3. Fair Share – We share our farm, knowledge and excess produce to as many people as we can in practicing Fair Share.

High Valley Dawn is a place filled with stories. Can you shed some light on the people that live and work on the farm and how they came to be there?

We always have such a diverse mix of people on the farm from WWOOF’ers (Worldwide Opportunities on Organic Farms) from all over the world (over 220 to date ) who find us through wwoof.com, Workaway, Help X and our High Valley Dawn website. Some become permanent residents and we always have people in recovery referred to us by connections previously mentioned. More and more of these people now find us by word of mouth.

From your observations, how has an ‘on farm’ experience and your implementation of ‘people care’ principles been of benefit to your extended farm-family?

We have had an amazing success rate in getting people in recovery ready to go back into society following a lengthy stint on the farm where they eat good fresh organic food, get good exercise doing their 25 hours per week voluntary work and get lots of love and support. A lot of these then go on to share their recovery journey to help others get through similar life challenges. We tell our volunteers upfront that we practice ‘people care’ and they are expected to learn how to be loving, caring, tolerant, understanding and compassionate to those less fortunate.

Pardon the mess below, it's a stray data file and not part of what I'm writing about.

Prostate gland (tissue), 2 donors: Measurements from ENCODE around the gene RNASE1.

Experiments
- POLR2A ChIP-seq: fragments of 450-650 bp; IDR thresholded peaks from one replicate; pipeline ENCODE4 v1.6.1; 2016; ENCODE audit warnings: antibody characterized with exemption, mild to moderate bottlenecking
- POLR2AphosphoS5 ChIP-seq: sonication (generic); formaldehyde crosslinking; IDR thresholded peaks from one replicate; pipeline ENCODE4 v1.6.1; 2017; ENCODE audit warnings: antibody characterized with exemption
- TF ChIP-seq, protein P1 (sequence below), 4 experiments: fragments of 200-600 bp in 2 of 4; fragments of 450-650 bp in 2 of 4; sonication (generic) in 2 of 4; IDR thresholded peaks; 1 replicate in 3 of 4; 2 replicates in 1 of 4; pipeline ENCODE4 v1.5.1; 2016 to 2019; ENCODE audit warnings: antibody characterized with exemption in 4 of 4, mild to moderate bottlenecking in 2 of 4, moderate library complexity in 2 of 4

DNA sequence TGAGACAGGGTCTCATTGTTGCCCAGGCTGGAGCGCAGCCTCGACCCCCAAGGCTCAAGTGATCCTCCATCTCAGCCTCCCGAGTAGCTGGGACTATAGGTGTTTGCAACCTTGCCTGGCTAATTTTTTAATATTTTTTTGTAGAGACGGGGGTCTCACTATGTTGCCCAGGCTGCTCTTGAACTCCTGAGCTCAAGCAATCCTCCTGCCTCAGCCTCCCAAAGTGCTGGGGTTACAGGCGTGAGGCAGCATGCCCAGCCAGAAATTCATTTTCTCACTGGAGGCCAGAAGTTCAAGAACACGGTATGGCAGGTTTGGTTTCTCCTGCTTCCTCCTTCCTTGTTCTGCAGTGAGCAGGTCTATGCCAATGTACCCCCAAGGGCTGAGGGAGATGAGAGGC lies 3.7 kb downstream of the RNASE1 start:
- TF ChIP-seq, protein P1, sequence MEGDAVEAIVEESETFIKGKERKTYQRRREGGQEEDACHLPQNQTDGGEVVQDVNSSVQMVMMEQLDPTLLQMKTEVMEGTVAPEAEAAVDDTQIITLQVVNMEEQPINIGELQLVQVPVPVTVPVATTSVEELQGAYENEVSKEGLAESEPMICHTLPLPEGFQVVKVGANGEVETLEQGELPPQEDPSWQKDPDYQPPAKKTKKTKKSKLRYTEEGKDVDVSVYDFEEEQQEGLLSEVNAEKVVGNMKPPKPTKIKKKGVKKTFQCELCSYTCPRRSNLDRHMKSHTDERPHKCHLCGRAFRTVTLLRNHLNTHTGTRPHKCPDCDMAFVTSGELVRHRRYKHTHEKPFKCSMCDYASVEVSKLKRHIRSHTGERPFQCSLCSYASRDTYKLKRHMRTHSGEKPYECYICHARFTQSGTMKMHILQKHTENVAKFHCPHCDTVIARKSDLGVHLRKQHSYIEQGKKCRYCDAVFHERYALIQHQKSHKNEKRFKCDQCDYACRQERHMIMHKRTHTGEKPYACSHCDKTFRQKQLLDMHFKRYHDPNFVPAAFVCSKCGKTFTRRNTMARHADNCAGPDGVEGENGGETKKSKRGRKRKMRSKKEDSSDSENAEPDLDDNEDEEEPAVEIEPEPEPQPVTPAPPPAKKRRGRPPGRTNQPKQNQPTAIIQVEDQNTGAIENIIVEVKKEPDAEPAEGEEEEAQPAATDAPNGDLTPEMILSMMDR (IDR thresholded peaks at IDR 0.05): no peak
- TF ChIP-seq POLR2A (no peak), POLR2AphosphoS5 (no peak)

My mother had a big influence on my passion for People Care. I was number 10 in a family of 11 kids raised on a small dairy farm. With 13 of us sitting around the dinner table we always had extra places set for the less fortunate people my Mother would take in to care for. I was so fortunate to experience this as a child and believe it is vitally important in the practice of Permaculture.

What diversity of vegetables to you grow and how are they distributed?

Diversity on the farm is growing everyday day. We estimate we have over 1,000 edible plants throughout our 2 acre market garden, our 2 acre food forest and our 1.5 acre Australian native ‘bush tucka’ forest. We also have a growing variety of pastures and ground cover for our livestock. Our produce is distributed to our restaurant Beaches Rosslyn Bay, the local Saturday farmers markets and through our farm gate stall.

We practice People Care our way, which is different to most other permaculture farms we have experienced. We have great connections with the local Community Centre who have referred a number of homeless people whom we have taken in and helped get back on their feet.

What other offerings does the farm provide?

We have been running wellness retreats for over 10 years at Rosslyn Bay Resort with the farm playing a major part. We now have council approval for farm-stays with the intention being to have onsite accommodation to hold regenerative agriculture courses and conferences, wellness retreats of all varieties including yoga, meditation, breathwork, nutrition, father and son/mother and daughter journey to adulthood camps, permaculture design courses and all sorts of cooking classes.